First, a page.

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Wild Alaska Devil’s Club Buds

By | May 25, 2014

heidi drygas devils club 1

We all have our quirks. Some wear an apron while they cook. Others enjoy Cheez-Its with their PB&J’s. Some still drink Shirley Temples when they’re 36. Many say we “collect” kitchenware as a hobby to cover for our kitchenware hoarding problem.

Whatever…they’re quirks! They make us unique, right?! (Don’t judge- Cheez-Its and PB&J’s go together like peas and carrots, just trust me. Also, I own 4 colanders if you need one. I wish to God I was joking. I am not.)

Freshly harvested Devil's Club shoots

Freshly harvested Devil’s Club shoots

One quirk I embrace: I’m a forager, and I embrace my inner hunter & gatherer.

Now, by “hunter & gatherer” I don’t mean to conjure up an image of me in an Elmer Fudd hat with a 30-06 slung over my shoulder ready to field dress a moose. Although let’s all take a moment and do that right now.

That was fun.

Shoots after they've been blanched in boiling, salted water and "shocked" in an ice bath.

Shoots after they’ve been blanched in boiling, salted water and “shocked” in an ice bath.

No, by hunter & gatherer, I mean I am a woman who enjoys nature’s edible bounty in all its forms. Fish, shellfish, game, and lately wild edible plants. I mean, they’re free! More importantly, they’re delicious!! Now admittedly I’m still a novice at foraging for wild edibles, although my foraging roots for Alaska’s wild seafood go way, way, way back.

Currently, my wild edible plant repertoire consists of young cow parsnip (delicious roasted), fireweed shoots (similar to asparagus, and can be eaten raw), fiddleheads (total pain in the a** to clean, but broke down and picked some last weekend– they’re butter, garlic, and lemon’s BFF), stinging nettles (just picked last night, still not sure what to do with them), and my favorite so far: Devil’s Club leaf shoots, or buds.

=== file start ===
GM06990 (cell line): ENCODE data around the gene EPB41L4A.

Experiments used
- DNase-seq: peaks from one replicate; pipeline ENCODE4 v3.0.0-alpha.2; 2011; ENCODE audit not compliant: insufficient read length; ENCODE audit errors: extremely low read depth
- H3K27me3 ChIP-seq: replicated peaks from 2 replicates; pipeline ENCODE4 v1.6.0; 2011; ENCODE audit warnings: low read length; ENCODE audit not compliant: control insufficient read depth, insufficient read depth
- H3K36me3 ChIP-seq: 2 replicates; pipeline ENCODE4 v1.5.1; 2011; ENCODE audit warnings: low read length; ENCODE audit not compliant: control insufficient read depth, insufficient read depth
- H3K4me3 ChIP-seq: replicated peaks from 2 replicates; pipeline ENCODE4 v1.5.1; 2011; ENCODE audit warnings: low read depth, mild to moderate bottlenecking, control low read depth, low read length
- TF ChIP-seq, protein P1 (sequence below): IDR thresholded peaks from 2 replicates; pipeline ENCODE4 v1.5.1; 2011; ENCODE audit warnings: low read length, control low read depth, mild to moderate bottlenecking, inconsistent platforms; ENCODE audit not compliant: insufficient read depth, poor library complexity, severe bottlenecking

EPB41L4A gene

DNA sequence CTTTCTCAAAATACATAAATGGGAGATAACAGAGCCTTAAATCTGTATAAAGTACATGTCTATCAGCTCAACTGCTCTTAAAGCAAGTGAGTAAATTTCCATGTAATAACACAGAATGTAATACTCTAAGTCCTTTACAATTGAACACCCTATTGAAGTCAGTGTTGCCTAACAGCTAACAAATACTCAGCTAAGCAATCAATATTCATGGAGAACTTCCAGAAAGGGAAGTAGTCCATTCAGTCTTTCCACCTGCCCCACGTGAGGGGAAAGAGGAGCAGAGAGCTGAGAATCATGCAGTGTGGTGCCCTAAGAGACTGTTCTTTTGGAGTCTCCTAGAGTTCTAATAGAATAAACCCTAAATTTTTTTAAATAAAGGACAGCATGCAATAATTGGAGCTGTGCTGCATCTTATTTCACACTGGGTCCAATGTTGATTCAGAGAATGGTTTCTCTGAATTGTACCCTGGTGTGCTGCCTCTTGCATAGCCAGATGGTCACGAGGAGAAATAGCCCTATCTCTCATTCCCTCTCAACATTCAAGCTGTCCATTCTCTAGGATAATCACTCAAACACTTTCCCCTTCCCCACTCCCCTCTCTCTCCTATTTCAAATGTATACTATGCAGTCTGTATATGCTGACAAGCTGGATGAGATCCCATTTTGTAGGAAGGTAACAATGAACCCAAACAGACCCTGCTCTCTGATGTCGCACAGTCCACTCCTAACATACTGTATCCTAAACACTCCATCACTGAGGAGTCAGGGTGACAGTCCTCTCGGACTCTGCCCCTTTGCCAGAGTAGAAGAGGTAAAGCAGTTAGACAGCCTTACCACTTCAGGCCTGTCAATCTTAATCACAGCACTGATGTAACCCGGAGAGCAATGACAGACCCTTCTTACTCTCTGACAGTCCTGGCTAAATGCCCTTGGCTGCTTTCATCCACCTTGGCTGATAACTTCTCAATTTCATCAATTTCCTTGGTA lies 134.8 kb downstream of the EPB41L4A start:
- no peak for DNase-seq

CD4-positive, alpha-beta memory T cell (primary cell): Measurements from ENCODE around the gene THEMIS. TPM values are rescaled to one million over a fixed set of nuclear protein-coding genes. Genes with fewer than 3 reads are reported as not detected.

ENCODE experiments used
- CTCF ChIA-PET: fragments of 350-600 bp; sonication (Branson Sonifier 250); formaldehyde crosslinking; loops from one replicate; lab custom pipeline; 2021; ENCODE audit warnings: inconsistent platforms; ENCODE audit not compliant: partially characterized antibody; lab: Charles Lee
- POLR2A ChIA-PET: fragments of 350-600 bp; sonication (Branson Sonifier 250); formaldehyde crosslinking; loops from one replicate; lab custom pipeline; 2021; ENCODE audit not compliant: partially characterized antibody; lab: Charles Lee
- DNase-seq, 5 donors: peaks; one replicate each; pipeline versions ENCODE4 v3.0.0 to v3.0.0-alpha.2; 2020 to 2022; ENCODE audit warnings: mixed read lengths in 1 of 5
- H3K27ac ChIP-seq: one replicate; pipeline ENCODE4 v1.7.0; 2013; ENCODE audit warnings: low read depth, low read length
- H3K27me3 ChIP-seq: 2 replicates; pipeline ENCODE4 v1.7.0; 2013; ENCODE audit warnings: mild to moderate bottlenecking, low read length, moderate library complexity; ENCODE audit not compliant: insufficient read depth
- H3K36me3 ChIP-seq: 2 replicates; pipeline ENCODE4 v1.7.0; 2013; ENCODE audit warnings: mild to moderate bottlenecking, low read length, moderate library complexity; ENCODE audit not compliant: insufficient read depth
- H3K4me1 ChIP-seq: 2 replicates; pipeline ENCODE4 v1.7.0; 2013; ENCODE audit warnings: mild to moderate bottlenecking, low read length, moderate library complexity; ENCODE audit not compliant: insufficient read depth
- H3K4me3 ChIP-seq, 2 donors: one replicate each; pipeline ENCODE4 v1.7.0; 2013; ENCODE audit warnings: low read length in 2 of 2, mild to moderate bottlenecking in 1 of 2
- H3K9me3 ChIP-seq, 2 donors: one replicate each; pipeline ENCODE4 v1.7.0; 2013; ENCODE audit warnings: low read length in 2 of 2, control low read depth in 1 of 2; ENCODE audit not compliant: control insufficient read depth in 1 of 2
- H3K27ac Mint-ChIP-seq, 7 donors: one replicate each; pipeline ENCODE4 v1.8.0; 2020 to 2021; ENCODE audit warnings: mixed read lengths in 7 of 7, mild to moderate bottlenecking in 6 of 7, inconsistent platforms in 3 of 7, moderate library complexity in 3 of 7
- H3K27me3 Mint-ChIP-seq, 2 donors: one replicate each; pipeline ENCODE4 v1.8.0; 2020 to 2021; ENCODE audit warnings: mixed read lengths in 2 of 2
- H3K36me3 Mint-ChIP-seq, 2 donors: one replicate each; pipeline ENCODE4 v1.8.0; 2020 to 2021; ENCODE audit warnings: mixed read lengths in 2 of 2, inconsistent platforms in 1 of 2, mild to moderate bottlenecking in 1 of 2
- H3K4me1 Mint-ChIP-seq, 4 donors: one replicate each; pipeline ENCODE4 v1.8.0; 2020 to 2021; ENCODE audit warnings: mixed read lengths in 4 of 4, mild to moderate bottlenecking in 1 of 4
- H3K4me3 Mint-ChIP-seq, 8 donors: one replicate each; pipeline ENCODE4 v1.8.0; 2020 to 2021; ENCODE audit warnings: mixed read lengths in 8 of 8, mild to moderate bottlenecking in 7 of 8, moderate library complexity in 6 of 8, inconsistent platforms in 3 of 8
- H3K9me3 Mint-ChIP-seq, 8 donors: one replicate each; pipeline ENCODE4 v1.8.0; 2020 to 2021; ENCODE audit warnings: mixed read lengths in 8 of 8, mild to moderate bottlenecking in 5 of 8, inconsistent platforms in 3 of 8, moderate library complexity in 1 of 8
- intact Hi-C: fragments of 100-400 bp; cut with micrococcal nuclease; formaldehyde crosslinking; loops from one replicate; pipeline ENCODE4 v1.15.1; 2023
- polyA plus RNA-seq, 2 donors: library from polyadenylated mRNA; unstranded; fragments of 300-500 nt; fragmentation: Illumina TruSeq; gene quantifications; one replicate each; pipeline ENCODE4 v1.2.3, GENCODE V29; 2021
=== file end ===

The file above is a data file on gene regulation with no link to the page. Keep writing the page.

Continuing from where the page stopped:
Devil’s Club grow all over Southcentral Alaska on many of my favorite trails and hikes. When fully grown, Devil’s Club is a nasty, horrible bane of a hiker’s existence. But when they are buds an inch or two long, they are a tasty, delicate treat. To me, they have notes of pine, mint, parsley, and resin. I absolutely love it and have never quite tasted anything like them. Because of their incredible flavor, they’re well worth the effort to harvest!

heidi drygas devils club 4

I learned a lot about foraging for Devil’s Club buds from an article written by Laurie Constantino. Wear long sleeves and plants when picking these suckers. While the shoots are soft, their thorny stalks are not so tread carefully. Pick shoots 1 – 2 inches long, when the buds are tender and their spiny undersides are still soft to the touch. USE GLOVES! (I learned this seemingly common sense lesson the hard way. OUCH!) Simply grab the bud, bend it down, twist, and it comes right off. Discard the inedible outer brown sheaths, wash in cold water several times, blanch in boiling salted water for a couple minutes, and plunge into a cold water bath. Drain and they’re ready to eat as is, or to use in any culinary creation you can dream up.